George Soros was born in Budapest, Kingdom of Hungary, on August 12, 1930. While still a teenager, Soros was witness to unimaginable social atrocities while living through Nazi occupation from 1944-45. During this difficult period in history, being Jewish in Nazi occupied Europe was often a death sentence. Over just a short period, over 500,000 Hungarian Jews were murdered. Witnessing the terror of this era at such a young age undoubtedly made an impact on young George, who, as part of a Jewish family, was in danger of being captured and executed. In a fortunate turn for Soros and his family, they were able to escape an otherwise dark fate by securing false identity papers and disguising their backgrounds. Perhaps the beginning of his philanthropic journey, Soros and his family assisted in helping to secure documents for many other Jewish families facing imminent doom.
Remarking on the experience decades later, Soros explained:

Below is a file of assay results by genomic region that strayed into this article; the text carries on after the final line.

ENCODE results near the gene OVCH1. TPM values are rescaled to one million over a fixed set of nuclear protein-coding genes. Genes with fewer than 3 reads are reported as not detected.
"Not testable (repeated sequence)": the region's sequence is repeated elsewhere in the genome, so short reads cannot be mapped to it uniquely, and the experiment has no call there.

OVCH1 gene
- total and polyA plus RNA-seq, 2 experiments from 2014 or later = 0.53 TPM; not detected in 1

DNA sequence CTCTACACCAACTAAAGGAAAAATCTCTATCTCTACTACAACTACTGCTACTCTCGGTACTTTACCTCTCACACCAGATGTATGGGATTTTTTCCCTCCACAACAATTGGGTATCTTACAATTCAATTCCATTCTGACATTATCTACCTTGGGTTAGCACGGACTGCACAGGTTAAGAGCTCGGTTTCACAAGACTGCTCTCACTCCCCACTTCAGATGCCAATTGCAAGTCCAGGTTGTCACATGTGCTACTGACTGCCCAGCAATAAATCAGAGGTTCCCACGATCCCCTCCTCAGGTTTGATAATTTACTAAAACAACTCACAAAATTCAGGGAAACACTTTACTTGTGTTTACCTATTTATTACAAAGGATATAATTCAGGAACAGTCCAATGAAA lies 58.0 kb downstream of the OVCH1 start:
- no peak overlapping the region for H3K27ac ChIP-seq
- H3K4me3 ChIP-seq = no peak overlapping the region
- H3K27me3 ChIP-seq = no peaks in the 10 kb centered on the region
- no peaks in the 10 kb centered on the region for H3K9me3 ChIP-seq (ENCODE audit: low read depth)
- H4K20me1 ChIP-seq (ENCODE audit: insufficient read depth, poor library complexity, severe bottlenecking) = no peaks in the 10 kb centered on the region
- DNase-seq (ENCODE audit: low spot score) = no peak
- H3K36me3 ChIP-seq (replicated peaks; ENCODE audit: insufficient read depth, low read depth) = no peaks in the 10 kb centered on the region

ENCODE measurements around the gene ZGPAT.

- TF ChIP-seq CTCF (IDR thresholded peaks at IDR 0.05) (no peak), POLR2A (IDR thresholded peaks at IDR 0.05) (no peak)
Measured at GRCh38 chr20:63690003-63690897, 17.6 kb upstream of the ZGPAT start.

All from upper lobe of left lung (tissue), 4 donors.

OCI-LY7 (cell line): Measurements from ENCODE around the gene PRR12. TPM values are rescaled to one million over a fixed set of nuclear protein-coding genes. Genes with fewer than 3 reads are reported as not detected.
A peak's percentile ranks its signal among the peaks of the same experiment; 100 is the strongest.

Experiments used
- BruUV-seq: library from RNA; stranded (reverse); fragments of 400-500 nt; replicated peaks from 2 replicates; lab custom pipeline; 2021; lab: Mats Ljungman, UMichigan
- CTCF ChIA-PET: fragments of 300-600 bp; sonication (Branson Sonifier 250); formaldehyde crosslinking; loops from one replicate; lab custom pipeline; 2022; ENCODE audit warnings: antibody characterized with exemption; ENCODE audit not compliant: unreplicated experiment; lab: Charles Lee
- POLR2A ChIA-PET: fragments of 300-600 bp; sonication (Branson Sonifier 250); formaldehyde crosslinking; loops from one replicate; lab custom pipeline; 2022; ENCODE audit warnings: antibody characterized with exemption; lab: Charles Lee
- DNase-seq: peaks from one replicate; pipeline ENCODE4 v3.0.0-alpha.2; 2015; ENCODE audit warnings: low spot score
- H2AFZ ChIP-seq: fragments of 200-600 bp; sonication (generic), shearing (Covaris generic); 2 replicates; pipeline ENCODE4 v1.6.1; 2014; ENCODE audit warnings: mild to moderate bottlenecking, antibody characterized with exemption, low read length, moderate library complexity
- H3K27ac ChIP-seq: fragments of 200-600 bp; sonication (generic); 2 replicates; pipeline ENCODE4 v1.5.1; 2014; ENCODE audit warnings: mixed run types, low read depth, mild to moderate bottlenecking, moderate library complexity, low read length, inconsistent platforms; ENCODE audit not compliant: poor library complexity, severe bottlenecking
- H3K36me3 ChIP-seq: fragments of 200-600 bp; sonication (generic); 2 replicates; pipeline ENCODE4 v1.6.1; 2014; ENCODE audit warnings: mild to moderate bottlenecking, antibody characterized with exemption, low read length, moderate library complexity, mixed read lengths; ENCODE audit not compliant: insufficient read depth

"Instead of submitting to our fate, we resisted an evil force that was much stronger than we were—yet we prevailed. Not only did we survive, but we managed to help others."
When World War II ended, the Hungarian Communist party took political control. As a person who carried democratic ideals, in 1947 Soros left his home in Budapest and moved to London, England, where he worked as a waiter and railway porter while attending The London School of Economics.
Soros eventually emigrated to the United States, where he began his journey in finance and investments, a career move that paved the way to his future as a world renowned financier.